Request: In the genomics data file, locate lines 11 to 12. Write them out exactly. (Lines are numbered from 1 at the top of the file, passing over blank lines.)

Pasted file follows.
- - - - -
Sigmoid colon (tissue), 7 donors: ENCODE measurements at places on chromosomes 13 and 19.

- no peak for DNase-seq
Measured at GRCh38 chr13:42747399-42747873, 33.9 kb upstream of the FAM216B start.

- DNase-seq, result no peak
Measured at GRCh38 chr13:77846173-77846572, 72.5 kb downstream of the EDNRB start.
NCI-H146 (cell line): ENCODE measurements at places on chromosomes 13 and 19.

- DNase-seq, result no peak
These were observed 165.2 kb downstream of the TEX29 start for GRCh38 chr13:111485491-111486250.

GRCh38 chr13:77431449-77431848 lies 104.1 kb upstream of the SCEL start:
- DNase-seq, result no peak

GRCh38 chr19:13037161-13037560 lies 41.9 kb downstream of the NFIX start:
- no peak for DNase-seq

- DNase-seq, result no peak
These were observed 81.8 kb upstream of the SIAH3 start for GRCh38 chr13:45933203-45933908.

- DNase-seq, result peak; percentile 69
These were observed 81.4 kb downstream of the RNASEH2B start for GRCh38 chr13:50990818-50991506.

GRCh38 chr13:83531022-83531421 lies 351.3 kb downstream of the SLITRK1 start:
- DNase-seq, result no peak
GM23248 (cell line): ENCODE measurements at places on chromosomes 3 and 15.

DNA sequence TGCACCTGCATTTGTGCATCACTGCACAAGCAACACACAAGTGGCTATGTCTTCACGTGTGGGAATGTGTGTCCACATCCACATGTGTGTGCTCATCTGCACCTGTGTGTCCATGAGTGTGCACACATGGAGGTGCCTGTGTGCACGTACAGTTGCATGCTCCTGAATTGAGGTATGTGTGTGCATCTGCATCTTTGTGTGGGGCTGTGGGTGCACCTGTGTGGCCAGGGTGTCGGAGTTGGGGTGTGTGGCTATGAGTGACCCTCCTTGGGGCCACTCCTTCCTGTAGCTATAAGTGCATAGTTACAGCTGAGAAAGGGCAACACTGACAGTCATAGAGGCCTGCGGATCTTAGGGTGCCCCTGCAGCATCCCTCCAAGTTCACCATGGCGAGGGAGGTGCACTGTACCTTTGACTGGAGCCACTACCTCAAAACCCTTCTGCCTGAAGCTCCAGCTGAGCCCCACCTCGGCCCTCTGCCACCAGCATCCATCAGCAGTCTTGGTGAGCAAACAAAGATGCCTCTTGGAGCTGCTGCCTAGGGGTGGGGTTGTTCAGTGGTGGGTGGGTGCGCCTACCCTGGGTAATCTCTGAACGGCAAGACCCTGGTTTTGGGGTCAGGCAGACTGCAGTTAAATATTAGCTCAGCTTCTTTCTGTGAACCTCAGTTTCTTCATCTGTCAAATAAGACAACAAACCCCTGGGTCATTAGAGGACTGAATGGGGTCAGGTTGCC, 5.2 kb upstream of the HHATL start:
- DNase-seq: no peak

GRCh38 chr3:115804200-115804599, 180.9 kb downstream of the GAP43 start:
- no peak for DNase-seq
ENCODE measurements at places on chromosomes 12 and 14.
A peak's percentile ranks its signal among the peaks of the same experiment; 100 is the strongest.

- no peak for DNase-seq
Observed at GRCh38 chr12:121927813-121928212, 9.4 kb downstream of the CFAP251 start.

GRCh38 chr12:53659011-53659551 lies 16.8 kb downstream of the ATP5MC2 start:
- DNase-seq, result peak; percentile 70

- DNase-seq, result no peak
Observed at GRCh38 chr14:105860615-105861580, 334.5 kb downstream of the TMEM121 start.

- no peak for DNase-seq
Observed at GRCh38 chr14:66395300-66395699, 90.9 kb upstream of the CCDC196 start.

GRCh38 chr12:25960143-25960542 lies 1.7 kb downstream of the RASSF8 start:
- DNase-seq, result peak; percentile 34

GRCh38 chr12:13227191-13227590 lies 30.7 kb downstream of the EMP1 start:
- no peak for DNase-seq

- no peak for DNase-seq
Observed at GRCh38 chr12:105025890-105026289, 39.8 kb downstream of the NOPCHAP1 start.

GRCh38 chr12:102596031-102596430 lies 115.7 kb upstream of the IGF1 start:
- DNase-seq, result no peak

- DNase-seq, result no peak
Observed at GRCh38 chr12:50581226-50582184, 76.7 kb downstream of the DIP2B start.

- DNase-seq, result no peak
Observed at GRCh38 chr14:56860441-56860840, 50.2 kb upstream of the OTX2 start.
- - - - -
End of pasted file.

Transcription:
GRCh38 chr19:13037161-13037560 lies 41.9 kb downstream of the NFIX start:
- no peak for DNase-seq